• data extraction and conversion routines – processes, programs, timing, sequencing, staffing
  • data load on the new system – processes, programs, timing, sequencing, staffing
  • production of validation reports on new and old systems
  • reconciliation of the starting data – techniques, timing, staffing
  • cut off and close down dates and times (per business transaction type), ie when does each function on the old system become frozen or discontinued
  • first scheduled runs on new system (per business transaction type)
  • minimum business service levels during cutover (eg for how long can customer enquiries or cheque payments be unavailable)
  • retention of access to old system for finalising work in progress, eg it may be easier to finish off current business on the old system rather than convert transactions half way through
  • retention of old system for enquiries and reporting – it may useful and relatively simple to keep the old system turned on to assist with queries concerning business transacted before the changeover, or queries relating to the conversion process.
  • contingency requirements to fall back to old system in the event of major difficulties
  • final decommissioning of old systems – when is it safe to remove the system


The various options available should be considered.  These will depend upon the details of the business solution and the technicalities of the system.  Major considerations should normally have been defined already in the Delivery Approach Definition (DAD) before the commencement of the Delivery Segment.  It is unlikely that there is enough flexibility to change the sequence of development once the implementation strategy has been put into action.  It may, nevertheless, be possible to change the rollout strategy provided that it does not impact upon completed design, development or testing work.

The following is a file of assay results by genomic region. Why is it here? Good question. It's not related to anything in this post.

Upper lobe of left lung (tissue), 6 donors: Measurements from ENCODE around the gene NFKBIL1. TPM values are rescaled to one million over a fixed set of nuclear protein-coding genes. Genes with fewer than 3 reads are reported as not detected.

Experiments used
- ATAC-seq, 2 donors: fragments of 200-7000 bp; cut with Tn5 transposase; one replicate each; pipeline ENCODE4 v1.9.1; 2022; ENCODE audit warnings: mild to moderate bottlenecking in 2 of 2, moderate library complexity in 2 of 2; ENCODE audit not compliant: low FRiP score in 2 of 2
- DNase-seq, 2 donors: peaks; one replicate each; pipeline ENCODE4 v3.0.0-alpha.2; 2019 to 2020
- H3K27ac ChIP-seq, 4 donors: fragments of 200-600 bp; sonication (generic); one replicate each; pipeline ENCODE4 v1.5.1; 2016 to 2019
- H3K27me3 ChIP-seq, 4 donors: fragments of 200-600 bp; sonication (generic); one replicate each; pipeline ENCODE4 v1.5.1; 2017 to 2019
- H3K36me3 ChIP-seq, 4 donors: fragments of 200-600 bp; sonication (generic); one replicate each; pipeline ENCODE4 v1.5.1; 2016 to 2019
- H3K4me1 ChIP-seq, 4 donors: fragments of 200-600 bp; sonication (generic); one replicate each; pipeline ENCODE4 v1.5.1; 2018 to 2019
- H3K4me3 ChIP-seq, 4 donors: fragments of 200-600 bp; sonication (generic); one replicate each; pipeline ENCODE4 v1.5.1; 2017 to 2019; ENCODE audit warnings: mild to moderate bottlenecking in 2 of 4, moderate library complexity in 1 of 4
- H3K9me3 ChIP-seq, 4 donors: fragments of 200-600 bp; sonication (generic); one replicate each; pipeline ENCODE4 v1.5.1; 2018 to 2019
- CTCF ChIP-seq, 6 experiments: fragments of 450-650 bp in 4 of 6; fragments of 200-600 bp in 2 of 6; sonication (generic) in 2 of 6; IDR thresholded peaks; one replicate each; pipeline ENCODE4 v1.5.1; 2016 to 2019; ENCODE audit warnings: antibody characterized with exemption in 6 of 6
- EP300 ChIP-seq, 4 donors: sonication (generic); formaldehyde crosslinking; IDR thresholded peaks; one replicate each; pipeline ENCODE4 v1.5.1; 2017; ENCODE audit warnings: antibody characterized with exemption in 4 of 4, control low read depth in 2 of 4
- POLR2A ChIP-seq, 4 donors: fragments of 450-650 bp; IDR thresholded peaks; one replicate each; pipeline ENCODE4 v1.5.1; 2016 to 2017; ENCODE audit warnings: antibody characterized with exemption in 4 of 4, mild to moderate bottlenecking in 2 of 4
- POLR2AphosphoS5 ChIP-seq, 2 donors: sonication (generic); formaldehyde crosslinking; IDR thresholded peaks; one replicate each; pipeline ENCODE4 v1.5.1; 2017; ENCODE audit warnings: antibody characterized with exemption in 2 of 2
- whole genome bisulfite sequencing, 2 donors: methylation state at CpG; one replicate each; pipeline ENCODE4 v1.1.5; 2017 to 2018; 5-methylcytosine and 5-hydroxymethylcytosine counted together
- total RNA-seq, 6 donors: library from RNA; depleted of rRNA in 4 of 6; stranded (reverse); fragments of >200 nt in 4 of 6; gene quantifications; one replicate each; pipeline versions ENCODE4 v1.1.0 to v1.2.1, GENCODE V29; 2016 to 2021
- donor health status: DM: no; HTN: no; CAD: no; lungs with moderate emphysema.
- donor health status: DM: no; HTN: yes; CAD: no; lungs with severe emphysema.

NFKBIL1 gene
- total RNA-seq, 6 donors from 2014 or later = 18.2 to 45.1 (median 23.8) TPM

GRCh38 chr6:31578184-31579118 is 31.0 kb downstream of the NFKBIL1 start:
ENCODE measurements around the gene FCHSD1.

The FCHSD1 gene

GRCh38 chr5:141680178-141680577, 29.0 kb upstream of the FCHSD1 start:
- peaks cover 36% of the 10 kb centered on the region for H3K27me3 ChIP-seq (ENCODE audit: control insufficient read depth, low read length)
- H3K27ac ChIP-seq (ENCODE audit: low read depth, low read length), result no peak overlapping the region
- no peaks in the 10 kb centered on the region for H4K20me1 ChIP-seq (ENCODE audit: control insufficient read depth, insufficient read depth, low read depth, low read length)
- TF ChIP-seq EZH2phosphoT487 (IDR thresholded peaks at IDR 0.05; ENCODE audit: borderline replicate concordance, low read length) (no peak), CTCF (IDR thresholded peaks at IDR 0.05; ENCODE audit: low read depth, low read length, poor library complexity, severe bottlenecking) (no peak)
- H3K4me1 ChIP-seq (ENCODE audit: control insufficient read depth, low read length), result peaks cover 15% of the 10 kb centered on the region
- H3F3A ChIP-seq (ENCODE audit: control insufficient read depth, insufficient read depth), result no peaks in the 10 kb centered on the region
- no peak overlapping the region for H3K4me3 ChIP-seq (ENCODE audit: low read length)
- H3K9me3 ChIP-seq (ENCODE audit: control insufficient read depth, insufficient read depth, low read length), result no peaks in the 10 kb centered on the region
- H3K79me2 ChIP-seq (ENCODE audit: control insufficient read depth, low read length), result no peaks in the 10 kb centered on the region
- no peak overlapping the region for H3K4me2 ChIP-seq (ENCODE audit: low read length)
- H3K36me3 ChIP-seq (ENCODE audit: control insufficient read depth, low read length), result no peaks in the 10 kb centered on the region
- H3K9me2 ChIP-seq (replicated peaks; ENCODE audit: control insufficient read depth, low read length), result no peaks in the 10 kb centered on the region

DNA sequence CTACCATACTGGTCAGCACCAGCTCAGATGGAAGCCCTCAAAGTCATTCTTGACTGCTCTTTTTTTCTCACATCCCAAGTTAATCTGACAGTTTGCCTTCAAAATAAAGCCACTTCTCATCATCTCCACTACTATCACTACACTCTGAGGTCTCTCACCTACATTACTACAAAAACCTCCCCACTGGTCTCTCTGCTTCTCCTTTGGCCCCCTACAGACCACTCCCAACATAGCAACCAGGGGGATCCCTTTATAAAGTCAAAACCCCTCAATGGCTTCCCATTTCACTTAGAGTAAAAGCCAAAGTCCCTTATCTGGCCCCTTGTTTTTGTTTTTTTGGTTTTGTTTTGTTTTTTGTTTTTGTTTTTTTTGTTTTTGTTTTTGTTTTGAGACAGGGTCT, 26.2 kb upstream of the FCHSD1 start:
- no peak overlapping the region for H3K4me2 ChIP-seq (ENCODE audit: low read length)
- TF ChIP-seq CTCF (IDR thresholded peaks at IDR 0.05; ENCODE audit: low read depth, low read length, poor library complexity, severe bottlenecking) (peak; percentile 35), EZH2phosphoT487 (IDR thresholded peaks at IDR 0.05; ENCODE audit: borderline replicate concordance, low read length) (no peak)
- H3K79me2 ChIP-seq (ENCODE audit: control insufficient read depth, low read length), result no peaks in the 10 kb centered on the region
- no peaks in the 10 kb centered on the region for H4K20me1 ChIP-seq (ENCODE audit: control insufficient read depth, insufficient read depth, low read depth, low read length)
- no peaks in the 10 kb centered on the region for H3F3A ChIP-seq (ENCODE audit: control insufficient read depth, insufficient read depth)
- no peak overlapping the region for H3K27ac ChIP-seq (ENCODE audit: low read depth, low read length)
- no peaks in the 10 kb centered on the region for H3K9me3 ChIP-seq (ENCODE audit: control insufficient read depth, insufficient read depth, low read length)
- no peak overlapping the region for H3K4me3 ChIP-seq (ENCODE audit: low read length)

Some major choices might be as follow:
“Big Bang” implementation
Existing systems are shut down and new systems opened up on a specific date.  All staff and all business operations change immediately to the new system.
Often the easiest to design and the hardest to do.  It is particularly strenuous if the timing coincides with a fiscal year end or calendar year end.
Testing needs to be more extensive at each test stage, with special emphasis on the integration between the modules and aspects of control. Multiple workstations need to be identified and incorporated into the planning for the test script creation and subsequent testing activity.
Not recommended for multi-site roll-out – logistically it would cause problems unless expertise is available in all locations to steer activities and guide users
Phased implementation
Parts of the user population or types of business transactions are converted at different times.
This can reduce the peak effort required and allow more time to be given to the users when they change over.  It does require more elapsed time and can complicate the conversion process and controls.  Consider how to handle work which involves both old and new systems.
In some implementations, the sequence of implementation is typically finance driven, and therefore the accounting infrastructure modules (G/L, A/P, A/R, CO-CCA, AM) are the first to be targeted.
Finance First:
The business benefits may not be realised early – accounting groups could operate for longer terms without impacting/degrading profit margins
The migration path to implement ‘front-end’ modules becomes easier to plan and achieve, since the accounting infrastructure is already defined and in place to allow the activation of the modules to simply slot into the framework.